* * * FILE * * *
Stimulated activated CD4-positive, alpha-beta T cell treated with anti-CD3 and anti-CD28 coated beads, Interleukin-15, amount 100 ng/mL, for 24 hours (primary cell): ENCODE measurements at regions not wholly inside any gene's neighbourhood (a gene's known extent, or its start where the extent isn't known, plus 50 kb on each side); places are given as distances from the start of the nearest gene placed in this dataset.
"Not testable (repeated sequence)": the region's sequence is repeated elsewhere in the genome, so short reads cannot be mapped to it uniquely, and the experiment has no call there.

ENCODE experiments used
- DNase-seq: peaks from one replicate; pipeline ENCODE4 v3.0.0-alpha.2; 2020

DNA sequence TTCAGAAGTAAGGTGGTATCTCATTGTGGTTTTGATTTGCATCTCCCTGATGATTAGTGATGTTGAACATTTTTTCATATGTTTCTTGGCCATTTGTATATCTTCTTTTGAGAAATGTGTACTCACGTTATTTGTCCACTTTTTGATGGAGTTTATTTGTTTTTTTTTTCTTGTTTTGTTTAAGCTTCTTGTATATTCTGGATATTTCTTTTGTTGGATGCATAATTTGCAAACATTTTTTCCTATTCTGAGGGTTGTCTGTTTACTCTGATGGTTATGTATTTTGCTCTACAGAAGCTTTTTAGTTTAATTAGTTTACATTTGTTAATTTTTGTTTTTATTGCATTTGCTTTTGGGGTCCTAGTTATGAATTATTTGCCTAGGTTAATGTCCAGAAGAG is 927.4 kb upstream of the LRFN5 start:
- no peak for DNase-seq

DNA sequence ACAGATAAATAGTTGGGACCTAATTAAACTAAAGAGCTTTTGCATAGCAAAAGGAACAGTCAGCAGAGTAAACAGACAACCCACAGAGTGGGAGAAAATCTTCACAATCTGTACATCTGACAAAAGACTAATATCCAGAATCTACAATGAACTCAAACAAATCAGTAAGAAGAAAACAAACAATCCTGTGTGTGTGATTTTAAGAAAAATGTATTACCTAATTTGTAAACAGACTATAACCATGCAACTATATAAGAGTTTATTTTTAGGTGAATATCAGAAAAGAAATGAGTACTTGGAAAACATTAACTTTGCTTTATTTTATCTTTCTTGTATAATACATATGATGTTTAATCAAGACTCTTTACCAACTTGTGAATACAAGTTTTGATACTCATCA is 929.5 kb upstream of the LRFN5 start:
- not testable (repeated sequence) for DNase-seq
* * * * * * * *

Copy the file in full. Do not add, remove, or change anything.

Stimulated activated CD4-positive, alpha-beta T cell treated with anti-CD3 and anti-CD28 coated beads, Interleukin-15, amount 100 ng/mL, for 24 hours (primary cell): ENCODE measurements at regions not wholly inside any gene's neighbourhood (a gene's known extent, or its start where the extent isn't known, plus 50 kb on each side); places are given as distances from the start of the nearest gene placed in this dataset.
"Not testable (repeated sequence)": the region's sequence is repeated elsewhere in the genome, so short reads cannot be mapped to it uniquely, and the experiment has no call there.

ENCODE experiments used
- DNase-seq: peaks from one replicate; pipeline ENCODE4 v3.0.0-alpha.2; 2020

DNA sequence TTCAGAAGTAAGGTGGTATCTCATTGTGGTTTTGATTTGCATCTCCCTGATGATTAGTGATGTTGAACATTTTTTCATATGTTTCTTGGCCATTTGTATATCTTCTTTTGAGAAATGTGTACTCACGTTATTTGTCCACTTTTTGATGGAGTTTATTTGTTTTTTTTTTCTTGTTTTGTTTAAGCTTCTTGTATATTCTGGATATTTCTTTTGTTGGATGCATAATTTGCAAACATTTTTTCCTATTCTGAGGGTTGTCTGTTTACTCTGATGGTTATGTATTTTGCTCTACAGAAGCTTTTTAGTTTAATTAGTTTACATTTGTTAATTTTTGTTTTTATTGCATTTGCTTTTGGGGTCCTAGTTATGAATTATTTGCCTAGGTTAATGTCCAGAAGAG is 927.4 kb upstream of the LRFN5 start:
- no peak for DNase-seq

DNA sequence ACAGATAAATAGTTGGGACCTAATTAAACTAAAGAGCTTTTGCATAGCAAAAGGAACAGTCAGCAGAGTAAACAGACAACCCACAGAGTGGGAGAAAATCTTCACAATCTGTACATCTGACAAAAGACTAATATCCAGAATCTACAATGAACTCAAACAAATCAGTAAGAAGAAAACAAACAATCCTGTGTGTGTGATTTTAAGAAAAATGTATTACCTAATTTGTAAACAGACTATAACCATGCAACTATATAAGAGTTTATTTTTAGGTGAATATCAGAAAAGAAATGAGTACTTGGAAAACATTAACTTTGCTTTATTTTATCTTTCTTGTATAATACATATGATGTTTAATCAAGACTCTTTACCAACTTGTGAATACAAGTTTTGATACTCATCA is 929.5 kb upstream of the LRFN5 start:
- not testable (repeated sequence) for DNase-seq